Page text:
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Travel & Leisure

Closed zoos in Japan scramble to keep animals fed and healthy

Crowdfunding and presold tickets help operators stay afloat

A caretaker feeds a giraffe at the Non Hoi Park zoo in Toyohashi, Japan. (Photo by Koji Uema)

NAGOYA -- Zoos across Japan shut down over the pandemic have taken steps to protect their charges from the coronavirus.

At Nagoya's Higashiyama Zoo and Botanical Gardens, caretakers now work in rotating shifts to minimize risk, and infection control measures are thorough.

"We intend to ensure the best possible conditions for welcoming back the children who are waiting for us to reopen," a spokesperson said.

Big cats at New York's Bronx Zoo tested positive for the virus last month, with the source reportedly a staffer.

Higashiyama Zoo, known for showcasing Shabani the handsome gorilla, can ill afford to see its top draws go out of commission. It and other zoos are hurting financially under the nationwide emergency declaration.

The Japanese Association of Zoos and Aquariums says its 91 zoos and 52 aquariums were closed as of April 27. But costs continue to mount.

"Even if [the zoos] aren't able to operate, the caretakers don't take breaks, and business is tight everywhere," an association official said. "Privately run facilities have been especially hit hard since ticket revenues form a key pillar" of earnings.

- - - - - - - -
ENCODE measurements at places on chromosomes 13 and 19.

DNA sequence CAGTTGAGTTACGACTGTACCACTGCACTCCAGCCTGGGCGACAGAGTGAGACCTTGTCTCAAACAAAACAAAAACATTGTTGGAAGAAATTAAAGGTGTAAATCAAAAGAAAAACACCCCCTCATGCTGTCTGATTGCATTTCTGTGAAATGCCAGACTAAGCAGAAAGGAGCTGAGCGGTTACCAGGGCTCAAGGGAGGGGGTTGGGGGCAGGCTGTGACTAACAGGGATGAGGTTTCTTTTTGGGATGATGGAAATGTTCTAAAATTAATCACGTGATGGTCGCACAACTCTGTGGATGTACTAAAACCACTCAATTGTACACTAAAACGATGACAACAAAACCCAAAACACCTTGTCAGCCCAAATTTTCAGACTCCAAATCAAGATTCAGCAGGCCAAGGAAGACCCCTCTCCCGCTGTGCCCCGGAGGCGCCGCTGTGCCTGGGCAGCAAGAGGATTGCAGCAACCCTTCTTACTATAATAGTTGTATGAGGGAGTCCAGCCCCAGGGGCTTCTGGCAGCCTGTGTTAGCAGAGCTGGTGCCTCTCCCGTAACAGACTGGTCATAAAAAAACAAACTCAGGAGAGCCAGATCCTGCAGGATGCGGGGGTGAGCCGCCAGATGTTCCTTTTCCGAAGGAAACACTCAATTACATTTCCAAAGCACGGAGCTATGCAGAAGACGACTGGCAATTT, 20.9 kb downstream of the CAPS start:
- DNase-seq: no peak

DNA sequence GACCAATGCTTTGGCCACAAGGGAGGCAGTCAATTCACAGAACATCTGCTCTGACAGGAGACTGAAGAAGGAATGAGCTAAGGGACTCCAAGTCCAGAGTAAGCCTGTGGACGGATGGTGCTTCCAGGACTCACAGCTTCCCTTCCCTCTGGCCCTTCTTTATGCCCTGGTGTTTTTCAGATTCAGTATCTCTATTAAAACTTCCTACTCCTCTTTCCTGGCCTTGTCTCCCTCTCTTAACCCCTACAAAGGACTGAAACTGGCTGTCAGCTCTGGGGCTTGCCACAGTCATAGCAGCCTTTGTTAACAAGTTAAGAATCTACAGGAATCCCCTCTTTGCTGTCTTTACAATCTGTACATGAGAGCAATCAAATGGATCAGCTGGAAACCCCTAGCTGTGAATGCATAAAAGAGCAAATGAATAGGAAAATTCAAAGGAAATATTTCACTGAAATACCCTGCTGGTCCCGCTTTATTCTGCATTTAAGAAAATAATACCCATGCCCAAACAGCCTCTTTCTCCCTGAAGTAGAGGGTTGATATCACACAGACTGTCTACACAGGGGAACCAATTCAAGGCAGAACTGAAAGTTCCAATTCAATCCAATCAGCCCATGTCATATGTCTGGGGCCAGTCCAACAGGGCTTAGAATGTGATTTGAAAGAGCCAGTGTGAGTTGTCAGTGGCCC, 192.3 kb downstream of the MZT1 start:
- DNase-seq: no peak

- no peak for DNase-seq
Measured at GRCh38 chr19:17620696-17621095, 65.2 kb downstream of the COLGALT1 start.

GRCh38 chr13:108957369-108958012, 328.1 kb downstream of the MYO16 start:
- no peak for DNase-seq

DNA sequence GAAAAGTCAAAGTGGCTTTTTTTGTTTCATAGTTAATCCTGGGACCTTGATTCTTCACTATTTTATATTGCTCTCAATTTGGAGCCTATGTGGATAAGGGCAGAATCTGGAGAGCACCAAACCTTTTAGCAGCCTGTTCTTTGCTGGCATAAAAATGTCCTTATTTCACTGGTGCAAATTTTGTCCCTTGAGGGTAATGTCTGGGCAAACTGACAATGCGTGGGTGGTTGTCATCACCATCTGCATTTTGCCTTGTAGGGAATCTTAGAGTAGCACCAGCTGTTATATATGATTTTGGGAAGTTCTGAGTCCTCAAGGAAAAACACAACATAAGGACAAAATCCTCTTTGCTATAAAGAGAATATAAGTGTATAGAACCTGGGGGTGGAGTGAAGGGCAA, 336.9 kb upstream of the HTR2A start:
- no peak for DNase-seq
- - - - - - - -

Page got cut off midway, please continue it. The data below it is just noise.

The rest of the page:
At Kobe Animal Kingdom, feeding all the animals costs 3 million yen ($28,000) per month, with a Sumatran tiger eating more than $900 of meat.

For penguins and other aquatic animals, changing water weekly means spending another 3 million yen a month.

Kobe Animal Kingdom has been closed since April 8. "We have zero revenue, and the situation has been tough," said Tetsuya Sato, the zoo director.

The same predicament faces Non Hoi Park, a combined zoo and botanical garden also located in Toyohashi, a city near Nagoya.

"April's revenue has been basically nothing," the park director said. Feeding the animals runs to 5 million yen a month. "Costs for feed have weighed heavily."

Most caretakers continue to work during the mass shutdowns. Cutting labor costs is no simple task, considering that different animals have different needs and specialists take care of incubating eggs and babies.

Kobe Animal Kingdom looks to make do by preselling tickets at a discount, good for when the park reopens. A zoo in Fukuoka Prefecture is raising money through crowdfunding to offset lost revenue from tickets and mobile zoo events.

The association has organized fundraising events to help out members in an event of a natural disaster. But with the shutdown affecting member zoos and aquariums nationwide, its ability to meaningfully provide financial assistance is limited. It is doing what it can, sending such supplies as masks and disinfecting alcohol.

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